Available March 15, 2019 via Capri Records
“His time is impeccable, his left hand formidable, his touch nuanced.” – Ted Panken, DownBeat
“A passionate craftsman joyfully at ease with pre-swing idioms.” – The New Yorker
“Buoyant interpretations leap from fluid, Art Tatum-ish runs to shimmering, Bill Evans-like harmonies.” – The London Sunday Times
The jazz tradition still has plenty to offer for those gifted and receptive players enthralled with its timeless pleasures. On his new release, Wild Man Blues (March 15, 2019, Capri Records) the pianist Ehud Asherie dips into the ever fertile fields of early New Orleans jazz, swing, bebop, and the Great American Songbook, as well as a deep passion for the music of Brazil. Roping his influences together in high style, Asherie offers up his most cohesive and engaging project to date. With support from an A-list rhythm team of the bassist Peter Washington and the drummer Rodney Green, the historically aware pianist brings new life to tunes ranging from “Wild Man Blues,” “And Then She Stopped” and “Parker’s Mood” to “Oh, Lady Be Good,” “Autumn Nocturne” and “Na Baixa Do Sapateiro.”
Historically aware yet also thoroughly in-the-moment, Ehud Asherie integrates the venerable New York piano tradition – from Fats Waller and James P. Johnson to Bud Powell and Thelonious Monk – into his own inventive style. In that light, it’s little surprise to find him kicking the new album off with a spirited take on Louis Armstrong’s “Wild Man Blues”-a favorite of New Orleans trumpeter Red Allen-here skillfully refashioned for a whip smart piano trio. The mood appropriately changes by way of “Parker’s Mood,” the moving blues that the great bebop saxophonist Charlie Parker recorded in 1948. Again, Asherie and company brilliantly transform a piece associated with a horn player and make it a piano-based chef-d’oeuvre. “Flying Down to Rio,” a sly hint at Asherie’s ardor for the music and people of Brazil, joins the beautifully rendered ballad “Autumn Nocturne” and the slow grooving “Oh, Lady Be Good” as a triumvirate of classic songs from which Asherie’s virtuosic yet always deeply expressive playing-joined with the sympathetic work of his rhythm mates- quickly removes any residual dust.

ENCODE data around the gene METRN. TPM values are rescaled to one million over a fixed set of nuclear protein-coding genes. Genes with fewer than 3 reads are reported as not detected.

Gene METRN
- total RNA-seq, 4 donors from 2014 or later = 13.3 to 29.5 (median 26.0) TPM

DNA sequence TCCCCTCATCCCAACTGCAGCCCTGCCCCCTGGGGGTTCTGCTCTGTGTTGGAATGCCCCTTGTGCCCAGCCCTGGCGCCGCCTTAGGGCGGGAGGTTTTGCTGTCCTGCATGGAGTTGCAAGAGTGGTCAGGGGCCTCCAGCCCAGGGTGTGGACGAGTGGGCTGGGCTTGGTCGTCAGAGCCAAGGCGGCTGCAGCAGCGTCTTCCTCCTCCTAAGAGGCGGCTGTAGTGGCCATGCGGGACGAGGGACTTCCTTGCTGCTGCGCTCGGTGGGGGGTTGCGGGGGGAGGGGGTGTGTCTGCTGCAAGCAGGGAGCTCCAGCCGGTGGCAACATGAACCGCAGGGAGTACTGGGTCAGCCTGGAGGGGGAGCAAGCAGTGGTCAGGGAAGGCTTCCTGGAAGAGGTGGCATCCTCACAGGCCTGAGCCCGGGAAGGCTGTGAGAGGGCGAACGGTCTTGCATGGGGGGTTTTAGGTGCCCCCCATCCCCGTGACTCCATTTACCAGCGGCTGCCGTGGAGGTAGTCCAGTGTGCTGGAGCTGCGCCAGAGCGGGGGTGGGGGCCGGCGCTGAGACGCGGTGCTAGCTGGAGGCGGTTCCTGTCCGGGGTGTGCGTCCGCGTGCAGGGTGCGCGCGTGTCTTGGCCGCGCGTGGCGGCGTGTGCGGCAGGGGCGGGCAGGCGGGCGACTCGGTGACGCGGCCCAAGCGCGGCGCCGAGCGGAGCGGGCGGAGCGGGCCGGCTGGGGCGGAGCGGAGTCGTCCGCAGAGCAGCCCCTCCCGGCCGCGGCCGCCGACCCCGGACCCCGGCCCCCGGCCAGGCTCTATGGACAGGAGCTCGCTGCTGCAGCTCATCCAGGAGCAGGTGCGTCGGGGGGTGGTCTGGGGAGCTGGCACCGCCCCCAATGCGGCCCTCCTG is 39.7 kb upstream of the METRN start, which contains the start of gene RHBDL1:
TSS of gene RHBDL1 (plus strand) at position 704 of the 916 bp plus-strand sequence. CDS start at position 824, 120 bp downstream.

The 1947 Charlie Parker milestone, “Chasin’ the Bird,” has its famed contrapuntal two-horn line expertly adapted for piano. Like such masters as Barry Harris, Asherie demonstrates an enviable ability to interpret bebop at a deliciously laid back pace. Asherie’s heartfelt interpretation of “Na Baixa Do Sapateiro”¬- from the pen of the celebrated composer Ary Barroso- confirms the leader’s affection for Brazilian culture. The album concludes with Dizzy Gillespie’s sprightly Latin-tinged 1966 gem, “And Then She Stopped” which provides yet more evidence that, in Washington and Green, Asherie has found picture-perfect bandmates who share his instrumental expertise and comfort with diverse material.
Acclaimed album releases under Ehud Asherie’s leadership have included Shuffle Along which reinterpreted the music of Eubie Blake, Organic, which finds Asherie on organ, andUpper West Side and Lower East Side, duet projects featuring the saxophonist Harry Allen. Asherie’s most recent trio recording was Music Makes Me.